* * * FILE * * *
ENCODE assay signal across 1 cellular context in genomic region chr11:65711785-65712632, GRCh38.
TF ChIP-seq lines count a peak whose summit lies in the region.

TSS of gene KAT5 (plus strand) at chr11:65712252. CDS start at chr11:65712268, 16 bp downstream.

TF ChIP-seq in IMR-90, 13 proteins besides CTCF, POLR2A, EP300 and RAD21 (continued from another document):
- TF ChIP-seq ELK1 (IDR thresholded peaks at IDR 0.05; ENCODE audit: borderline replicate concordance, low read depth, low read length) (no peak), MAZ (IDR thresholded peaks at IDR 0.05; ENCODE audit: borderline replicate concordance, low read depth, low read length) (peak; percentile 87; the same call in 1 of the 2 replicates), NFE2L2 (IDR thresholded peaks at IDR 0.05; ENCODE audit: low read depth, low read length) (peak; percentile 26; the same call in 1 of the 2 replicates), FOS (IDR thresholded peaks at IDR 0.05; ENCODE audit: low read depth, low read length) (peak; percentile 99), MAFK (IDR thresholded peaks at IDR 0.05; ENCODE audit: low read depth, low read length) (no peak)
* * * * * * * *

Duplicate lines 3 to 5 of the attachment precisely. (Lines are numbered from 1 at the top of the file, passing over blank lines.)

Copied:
TSS of gene KAT5 (plus strand) at chr11:65712252. CDS start at chr11:65712268, 16 bp downstream.

TF ChIP-seq in IMR-90, 13 proteins besides CTCF, POLR2A, EP300 and RAD21 (continued from another document):
- TF ChIP-seq ELK1 (IDR thresholded peaks at IDR 0.05; ENCODE audit: borderline replicate concordance, low read depth, low read length) (no peak), MAZ (IDR thresholded peaks at IDR 0.05; ENCODE audit: borderline replicate concordance, low read depth, low read length) (peak; percentile 87; the same call in 1 of the 2 replicates), NFE2L2 (IDR thresholded peaks at IDR 0.05; ENCODE audit: low read depth, low read length) (peak; percentile 26; the same call in 1 of the 2 replicates), FOS (IDR thresholded peaks at IDR 0.05; ENCODE audit: low read depth, low read length) (peak; percentile 99), MAFK (IDR thresholded peaks at IDR 0.05; ENCODE audit: low read depth, low read length) (no peak)